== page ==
The Australian setting had me excited, since I haven't seen an urban fantasy set there before, but the scenery is barely mentioned, and the characters' turns of phrase sound as if they could come straight from the modern USA. In my head, I tried adding Steve Irwin's accent to all the dialogue, which made the experience better, but one would expect at least a few colloquialisms unique to the area. I was hoping the setting would inform the magic and the feel of the place, like Mexico City in Silvia Moreno-Garcia's "Certain Dark Things," but alas, no. (Again, I am told the sequels improve upon this.)

The chapter style tired me out a little; they're long, and moments where the protagonist gets some sleep or otherwise jumps forward in time is no guarantee that a new chapter will start. As such, I found myself getting irritated that the protagonist just kept going, selling brownies at her café or working on enchantments when I wanted to finish a chapter. It made me want to skip paragraphs even when the writing was interesting.

As for the mystery (don't all urban fantasies require one?) and the villain, I didn't find it memorable. The villain's motivation sounds like a creature of great power seriously angered by a pretty banal evil. Yes, evil often is, but I was waiting for the psychic protagonist to have some visceral flashback to that time, making us feel the horror and injustice that started its path down a dark road, but I don't recall reading that scene. It made me expect a villainous monologue, but I don't remember getting one of those, either. What I did get was lots of descriptions of magic, with only a few of them evoking fear or wonder. Most of them are caught up in explaining why someone or something is an exception to the rules, because there's a lot of exceptions (protagonist, sidekick, antagonist, spell, power source, etc.).

Well, that's plenty of complaints, but all this is not to say the book is terrible. Lizzie and Belle are charming and easy to relate to. Their telepathy is a useful narrative device that provides constant insight into their characters. (Who hasn't had the thought of "Hey, nice butt," when you should be listening to the words coming out of someone's mouth, yet you'd never admit it to someone who wasn't reading your thoughts?) The action is reasonably convincing, as is the threat from the villain. The protagonists and villains aren't stupid. Sure, some side characters are, but when the main ones walk into traps, it's because they don't have a lot of better options.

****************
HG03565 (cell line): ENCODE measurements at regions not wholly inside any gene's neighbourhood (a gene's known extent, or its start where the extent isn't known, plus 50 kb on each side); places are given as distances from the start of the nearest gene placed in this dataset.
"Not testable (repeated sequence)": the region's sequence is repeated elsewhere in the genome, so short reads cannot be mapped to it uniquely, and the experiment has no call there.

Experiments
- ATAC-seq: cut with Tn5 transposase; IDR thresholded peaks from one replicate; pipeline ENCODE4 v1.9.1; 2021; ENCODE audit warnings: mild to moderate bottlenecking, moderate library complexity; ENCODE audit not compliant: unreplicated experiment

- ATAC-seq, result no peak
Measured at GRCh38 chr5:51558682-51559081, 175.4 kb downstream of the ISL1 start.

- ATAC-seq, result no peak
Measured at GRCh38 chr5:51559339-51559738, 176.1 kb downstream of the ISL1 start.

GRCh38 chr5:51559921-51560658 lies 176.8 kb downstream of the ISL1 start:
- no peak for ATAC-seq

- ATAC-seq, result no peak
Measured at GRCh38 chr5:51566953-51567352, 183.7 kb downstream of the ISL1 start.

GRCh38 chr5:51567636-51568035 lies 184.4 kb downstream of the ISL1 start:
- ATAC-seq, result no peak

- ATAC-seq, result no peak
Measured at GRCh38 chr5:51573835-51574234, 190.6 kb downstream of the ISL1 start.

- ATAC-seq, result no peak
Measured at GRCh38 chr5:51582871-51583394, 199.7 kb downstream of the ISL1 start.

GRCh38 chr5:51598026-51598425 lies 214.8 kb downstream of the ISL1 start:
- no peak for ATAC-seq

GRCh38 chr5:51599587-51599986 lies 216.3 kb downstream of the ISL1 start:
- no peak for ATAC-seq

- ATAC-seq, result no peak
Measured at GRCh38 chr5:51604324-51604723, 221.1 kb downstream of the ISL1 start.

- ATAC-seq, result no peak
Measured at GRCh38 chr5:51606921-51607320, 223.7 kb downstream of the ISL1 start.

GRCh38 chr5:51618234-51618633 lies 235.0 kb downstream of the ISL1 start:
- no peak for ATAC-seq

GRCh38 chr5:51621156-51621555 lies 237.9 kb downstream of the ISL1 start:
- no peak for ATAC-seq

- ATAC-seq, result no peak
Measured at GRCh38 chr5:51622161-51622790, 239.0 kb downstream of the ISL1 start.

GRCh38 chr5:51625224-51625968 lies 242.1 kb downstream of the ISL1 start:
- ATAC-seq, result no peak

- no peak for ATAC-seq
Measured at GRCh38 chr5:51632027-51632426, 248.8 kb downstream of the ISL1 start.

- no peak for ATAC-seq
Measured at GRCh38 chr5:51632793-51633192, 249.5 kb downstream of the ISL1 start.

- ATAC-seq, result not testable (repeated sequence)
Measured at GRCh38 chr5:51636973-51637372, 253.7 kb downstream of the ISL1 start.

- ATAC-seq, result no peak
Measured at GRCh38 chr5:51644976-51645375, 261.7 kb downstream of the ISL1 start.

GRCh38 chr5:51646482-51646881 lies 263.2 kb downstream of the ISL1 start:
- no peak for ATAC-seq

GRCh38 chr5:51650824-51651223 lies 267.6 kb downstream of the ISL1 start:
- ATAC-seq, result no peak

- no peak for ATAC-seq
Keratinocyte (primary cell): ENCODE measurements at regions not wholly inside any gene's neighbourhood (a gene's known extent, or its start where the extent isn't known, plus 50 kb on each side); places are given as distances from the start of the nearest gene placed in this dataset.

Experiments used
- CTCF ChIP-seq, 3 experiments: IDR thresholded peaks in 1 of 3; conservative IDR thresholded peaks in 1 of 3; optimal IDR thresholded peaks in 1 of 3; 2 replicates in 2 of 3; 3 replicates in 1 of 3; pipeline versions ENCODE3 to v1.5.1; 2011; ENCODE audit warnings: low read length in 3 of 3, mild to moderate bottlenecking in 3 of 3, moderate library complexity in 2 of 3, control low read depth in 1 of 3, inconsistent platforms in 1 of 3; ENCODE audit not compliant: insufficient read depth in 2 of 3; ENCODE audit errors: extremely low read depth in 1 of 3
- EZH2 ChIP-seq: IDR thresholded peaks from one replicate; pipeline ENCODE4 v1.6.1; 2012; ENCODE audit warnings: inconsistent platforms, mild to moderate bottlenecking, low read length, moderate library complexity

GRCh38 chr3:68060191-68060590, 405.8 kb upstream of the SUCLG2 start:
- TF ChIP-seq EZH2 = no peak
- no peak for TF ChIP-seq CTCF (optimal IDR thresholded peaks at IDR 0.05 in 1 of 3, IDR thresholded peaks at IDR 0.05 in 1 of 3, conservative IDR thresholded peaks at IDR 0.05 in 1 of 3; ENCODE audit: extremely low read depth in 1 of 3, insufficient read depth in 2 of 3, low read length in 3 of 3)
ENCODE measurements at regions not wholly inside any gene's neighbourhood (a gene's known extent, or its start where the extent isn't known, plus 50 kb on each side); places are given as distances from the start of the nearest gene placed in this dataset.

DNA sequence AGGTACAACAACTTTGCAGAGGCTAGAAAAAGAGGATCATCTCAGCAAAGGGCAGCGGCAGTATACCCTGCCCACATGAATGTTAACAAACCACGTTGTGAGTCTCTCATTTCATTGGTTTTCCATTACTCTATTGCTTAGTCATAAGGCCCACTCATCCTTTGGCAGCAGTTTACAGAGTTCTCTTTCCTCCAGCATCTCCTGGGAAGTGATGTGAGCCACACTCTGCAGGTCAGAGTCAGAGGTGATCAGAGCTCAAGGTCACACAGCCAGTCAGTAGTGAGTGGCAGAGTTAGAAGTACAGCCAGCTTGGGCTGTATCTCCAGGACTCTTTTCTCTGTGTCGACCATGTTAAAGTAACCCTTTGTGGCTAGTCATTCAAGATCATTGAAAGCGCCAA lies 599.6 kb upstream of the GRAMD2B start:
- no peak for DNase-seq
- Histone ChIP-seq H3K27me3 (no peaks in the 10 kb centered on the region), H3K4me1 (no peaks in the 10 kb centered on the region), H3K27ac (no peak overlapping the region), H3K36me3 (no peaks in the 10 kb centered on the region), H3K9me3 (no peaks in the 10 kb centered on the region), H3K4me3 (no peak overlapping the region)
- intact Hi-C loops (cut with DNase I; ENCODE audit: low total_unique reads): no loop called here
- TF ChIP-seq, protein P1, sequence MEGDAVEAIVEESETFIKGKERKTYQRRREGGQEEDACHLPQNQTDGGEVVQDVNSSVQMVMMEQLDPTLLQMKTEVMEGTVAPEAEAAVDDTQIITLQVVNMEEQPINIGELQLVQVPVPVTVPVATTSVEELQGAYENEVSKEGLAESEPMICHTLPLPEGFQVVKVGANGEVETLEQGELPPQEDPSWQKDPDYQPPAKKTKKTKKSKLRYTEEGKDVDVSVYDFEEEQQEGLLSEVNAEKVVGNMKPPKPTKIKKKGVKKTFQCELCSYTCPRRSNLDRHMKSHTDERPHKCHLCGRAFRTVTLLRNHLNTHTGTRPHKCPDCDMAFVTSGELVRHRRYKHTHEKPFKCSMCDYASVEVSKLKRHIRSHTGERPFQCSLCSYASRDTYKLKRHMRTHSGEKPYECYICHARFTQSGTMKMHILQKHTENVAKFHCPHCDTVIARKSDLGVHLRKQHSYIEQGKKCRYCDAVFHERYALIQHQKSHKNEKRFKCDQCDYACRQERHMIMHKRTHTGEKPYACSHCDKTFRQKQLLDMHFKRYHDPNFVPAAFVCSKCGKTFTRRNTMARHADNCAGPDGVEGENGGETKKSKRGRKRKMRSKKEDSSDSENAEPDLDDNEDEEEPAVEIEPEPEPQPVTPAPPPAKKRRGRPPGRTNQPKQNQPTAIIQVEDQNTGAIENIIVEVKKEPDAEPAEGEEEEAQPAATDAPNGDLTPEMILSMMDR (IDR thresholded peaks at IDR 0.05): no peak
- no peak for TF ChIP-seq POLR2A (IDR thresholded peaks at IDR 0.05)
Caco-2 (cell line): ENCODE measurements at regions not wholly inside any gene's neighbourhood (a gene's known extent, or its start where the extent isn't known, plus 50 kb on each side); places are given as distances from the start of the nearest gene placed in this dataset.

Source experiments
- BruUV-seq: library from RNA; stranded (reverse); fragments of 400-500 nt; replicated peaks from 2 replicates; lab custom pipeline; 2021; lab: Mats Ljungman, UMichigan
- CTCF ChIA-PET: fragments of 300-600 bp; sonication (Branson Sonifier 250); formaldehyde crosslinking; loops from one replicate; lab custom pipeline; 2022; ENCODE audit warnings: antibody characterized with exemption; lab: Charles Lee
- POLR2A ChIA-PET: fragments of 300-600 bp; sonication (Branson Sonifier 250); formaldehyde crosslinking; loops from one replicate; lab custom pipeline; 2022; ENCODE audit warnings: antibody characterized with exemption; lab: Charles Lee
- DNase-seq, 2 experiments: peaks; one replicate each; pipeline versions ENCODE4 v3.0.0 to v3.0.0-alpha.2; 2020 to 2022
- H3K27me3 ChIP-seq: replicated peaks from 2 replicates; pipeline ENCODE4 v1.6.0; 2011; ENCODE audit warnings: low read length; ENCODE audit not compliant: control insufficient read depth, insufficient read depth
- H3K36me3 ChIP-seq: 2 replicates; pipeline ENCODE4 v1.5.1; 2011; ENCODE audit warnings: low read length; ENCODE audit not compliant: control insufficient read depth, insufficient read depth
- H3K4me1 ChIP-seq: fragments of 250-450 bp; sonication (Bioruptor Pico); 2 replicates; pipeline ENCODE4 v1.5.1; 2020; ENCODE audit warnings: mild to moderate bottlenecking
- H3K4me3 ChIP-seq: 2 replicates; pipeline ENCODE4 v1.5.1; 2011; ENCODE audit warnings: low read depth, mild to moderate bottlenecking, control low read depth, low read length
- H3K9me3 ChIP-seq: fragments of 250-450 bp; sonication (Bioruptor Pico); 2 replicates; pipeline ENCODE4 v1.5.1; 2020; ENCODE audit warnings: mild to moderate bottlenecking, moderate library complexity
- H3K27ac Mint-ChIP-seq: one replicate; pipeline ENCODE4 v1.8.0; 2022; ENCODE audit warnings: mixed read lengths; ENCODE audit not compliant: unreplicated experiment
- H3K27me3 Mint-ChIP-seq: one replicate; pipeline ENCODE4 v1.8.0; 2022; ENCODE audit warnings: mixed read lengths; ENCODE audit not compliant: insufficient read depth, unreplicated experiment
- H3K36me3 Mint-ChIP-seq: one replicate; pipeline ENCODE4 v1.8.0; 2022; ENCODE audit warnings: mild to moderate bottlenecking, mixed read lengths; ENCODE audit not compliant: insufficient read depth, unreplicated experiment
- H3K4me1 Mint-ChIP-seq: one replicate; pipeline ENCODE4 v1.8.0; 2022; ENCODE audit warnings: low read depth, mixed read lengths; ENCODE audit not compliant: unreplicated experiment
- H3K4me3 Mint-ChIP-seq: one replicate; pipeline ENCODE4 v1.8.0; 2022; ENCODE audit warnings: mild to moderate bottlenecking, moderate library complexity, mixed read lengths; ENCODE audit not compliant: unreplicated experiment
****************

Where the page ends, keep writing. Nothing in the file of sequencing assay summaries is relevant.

I'm giving this one 2.5 stars out of 5 using the Goodreads rating system. That's where 2 stars is "It was okay," and 3 stars is a definitive "I liked it." I picked it up on Kindle at a pretty low price and was satisfied for what it was. It's competent and plenty of my urban fantasy fan friends are more positive about the book than I am, so of course your mileage may vary. I just wanted this kiss to have a little more teeth.

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review 2018-05-21 02:27
Spy Who Kissed Me - Pauline Baird Jones


Hilarious rom-com! 
Isabel "Stan" Stanley is a 30-something author of children's books that has tried her best to avoid romantic entanglements all her adult life. They tend to complicate things too much. Add to that her strict Baptist upbringing and her mother who sees it as her duty to marry Stan off, and regards one of her necessary chores to play matchmaker for Stan and men who Stan has nothing in common with. On the way home from choir practice one evening, while driving through a hail of gunfire, a mysterious stranger comes through her sunroof who evidently has been shot. He passes out and she has to take him to her vet to get medical attention because the guilty gunmen seem to be waiting for their victim at the hospital. This new, mysterious stranger is very handsome and just does not fit the profile of a bad guy, even though Kelvin Kapone (with a K) has just dove through a plate glass window being shot at and is now bleeding all over the inside of her car. 
As each day goes by, she can't quite figure him out-- is he a good guy she should be interested in or a bad one to avoid?-- because, ever since that first extraordinary meeting diving into her car, every day someone has tried to kill her, and he must be somehow connected. A mysterious plot unravels, that seems to involve people in the community she knows that have connections she would have never guessed, and seems to involve espionage, terrorism, the CIA and ex-in-laws. 
I laughed out loud many times in the book-- author Pauline Baird Jones' sense of humor and style of writing is very enjoyable. I would recommend this book to any who enjoy romantic comedies and romantic suspense as well as a fun mystery. I received this book from the author in exchange for an honest review-- thank you!